2005 Newsletter Archive

Newsletter 29

Week 29 (10/20/05)



[If love is blind, how can we believe in love at first sight?]



*WHETHER IT’S THE WEATHER – As I finish writing this newsletter, the temperatures have dropped drastically, and a few rain showers have moved through the area. The plants are so dry right now, I swear you can hear them sucking up the small amounts of rain as it hits the ground. For the past 2 afternoons, I have had the sprinklers running in my yard to prepare for any rainfall we may get over the next few days, as well as generally watering some very dry plants. It’s been a hot and dry summer, and a hot and warm fall. I just hope you’ve been watering, and will continue to water as needed through the rest of the fall.



[Why do they call it "getting the dog fixed", when afterwards, it doesn’t work anymore?]



*WHAT’S BUGGIN’ YOU? – Not much, although this cooler weather should really trigger the home invaders (clover mites, boxelder bugs, attic flies, face flies, elm leaf beetles, etc.) to begin to make their moves indoors. Make sure those cracks and crevices are sealed, door jams are tight, screens are repaired, etc.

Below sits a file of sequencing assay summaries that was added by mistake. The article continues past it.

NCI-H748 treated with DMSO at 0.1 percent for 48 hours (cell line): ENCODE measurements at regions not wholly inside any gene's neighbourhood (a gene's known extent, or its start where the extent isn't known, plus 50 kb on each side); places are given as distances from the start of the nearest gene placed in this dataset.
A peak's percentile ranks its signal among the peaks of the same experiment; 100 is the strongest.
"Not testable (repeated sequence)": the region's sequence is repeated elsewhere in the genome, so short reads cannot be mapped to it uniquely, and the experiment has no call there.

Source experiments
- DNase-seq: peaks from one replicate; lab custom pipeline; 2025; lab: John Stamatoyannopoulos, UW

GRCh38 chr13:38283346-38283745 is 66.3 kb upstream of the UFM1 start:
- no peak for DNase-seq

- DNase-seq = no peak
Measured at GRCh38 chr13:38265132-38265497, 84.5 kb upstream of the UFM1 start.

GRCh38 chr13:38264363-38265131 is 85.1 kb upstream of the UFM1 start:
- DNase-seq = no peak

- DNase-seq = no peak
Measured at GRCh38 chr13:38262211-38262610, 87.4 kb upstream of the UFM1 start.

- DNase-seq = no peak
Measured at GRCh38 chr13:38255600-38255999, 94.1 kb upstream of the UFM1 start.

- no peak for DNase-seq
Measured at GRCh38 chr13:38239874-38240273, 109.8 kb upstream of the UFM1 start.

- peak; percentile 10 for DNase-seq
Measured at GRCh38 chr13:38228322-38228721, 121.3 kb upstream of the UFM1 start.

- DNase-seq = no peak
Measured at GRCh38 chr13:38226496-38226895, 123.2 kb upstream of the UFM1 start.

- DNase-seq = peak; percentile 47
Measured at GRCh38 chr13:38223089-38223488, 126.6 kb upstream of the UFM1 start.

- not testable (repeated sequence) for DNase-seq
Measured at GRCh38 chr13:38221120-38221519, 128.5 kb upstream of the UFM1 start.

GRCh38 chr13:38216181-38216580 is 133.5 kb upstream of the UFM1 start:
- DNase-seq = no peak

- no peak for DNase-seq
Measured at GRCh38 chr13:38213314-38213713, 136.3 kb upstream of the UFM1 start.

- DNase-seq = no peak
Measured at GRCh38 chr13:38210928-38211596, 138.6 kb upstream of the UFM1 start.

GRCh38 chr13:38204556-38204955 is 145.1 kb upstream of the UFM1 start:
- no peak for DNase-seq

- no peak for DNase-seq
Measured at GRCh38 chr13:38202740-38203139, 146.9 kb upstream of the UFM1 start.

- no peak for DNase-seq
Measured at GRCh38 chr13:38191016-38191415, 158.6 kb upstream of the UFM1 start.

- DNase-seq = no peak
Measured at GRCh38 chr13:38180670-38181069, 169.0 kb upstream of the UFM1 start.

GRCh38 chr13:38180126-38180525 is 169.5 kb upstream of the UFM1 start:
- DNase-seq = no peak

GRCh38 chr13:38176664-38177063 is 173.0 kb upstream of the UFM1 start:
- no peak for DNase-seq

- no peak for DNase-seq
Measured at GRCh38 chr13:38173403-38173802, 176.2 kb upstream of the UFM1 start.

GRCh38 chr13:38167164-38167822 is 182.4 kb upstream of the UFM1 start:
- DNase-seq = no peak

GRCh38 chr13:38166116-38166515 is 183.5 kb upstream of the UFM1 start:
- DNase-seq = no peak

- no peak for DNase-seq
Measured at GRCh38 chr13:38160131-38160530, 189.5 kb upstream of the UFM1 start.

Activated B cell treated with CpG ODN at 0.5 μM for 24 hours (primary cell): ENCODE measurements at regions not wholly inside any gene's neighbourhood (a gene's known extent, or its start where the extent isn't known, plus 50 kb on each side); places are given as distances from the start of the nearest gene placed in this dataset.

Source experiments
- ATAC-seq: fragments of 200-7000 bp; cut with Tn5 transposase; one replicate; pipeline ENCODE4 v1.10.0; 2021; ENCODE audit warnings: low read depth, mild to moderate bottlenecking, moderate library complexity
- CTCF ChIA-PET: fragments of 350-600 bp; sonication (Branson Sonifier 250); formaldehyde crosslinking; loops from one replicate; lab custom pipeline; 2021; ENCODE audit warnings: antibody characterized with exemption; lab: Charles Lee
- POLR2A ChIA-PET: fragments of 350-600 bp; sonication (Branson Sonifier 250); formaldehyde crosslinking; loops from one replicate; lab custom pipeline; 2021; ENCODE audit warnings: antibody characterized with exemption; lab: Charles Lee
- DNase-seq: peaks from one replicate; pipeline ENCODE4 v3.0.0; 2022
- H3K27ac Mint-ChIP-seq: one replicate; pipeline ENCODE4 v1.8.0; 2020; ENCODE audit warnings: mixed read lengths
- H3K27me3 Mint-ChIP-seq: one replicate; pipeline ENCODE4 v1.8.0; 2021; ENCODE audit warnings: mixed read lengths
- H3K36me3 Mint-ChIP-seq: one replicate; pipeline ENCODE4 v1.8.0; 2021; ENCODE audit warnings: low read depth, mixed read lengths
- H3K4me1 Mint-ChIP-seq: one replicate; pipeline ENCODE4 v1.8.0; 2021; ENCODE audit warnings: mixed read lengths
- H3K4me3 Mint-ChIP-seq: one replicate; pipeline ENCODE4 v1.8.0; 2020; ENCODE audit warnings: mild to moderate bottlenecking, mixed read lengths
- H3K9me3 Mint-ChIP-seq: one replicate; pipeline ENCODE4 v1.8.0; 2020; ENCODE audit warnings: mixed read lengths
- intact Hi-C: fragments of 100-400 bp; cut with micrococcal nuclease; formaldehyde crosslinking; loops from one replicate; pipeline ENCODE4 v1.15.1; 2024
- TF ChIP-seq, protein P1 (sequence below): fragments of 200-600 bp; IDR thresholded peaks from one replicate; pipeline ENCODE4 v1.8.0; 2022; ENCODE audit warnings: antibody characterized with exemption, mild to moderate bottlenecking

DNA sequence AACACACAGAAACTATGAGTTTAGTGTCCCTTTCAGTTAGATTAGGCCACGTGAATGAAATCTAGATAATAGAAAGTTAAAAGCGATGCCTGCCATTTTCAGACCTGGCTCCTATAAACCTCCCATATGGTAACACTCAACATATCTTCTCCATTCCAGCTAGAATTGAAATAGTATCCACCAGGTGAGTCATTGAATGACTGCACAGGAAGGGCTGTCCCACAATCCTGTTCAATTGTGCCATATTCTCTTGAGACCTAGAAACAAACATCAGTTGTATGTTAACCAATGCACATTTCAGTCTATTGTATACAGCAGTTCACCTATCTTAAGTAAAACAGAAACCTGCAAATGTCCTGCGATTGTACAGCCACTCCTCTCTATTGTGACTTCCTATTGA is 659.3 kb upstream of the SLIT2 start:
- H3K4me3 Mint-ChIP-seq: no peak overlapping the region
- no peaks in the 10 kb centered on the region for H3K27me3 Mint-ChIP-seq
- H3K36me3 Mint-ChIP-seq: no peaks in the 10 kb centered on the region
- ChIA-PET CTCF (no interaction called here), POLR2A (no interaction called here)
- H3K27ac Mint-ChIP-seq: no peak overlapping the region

[Wherever you go, that’s where you are.]



*QUESTIONMARK & THE MYSTERIANS – Here are a few gardening questions from this weeks emailed news bag:


"I’ve always had problems bringing ants into my house when I bring in my tropical plants for the winter. Got any suggestions?" -Definitely! Slide the plant out of the pot and look for ant nests / eggs and physically remove them. Also, a great way to get rid of most of those hitch-hiking pests is to fill a tub with water and submerge the plant, pot and all in the water for an hour or so. Everything either drowns or floats to the top of the water. It’s also a great way to soak the soil; just make sure you give it plenty of time to drain out before bringing them inside.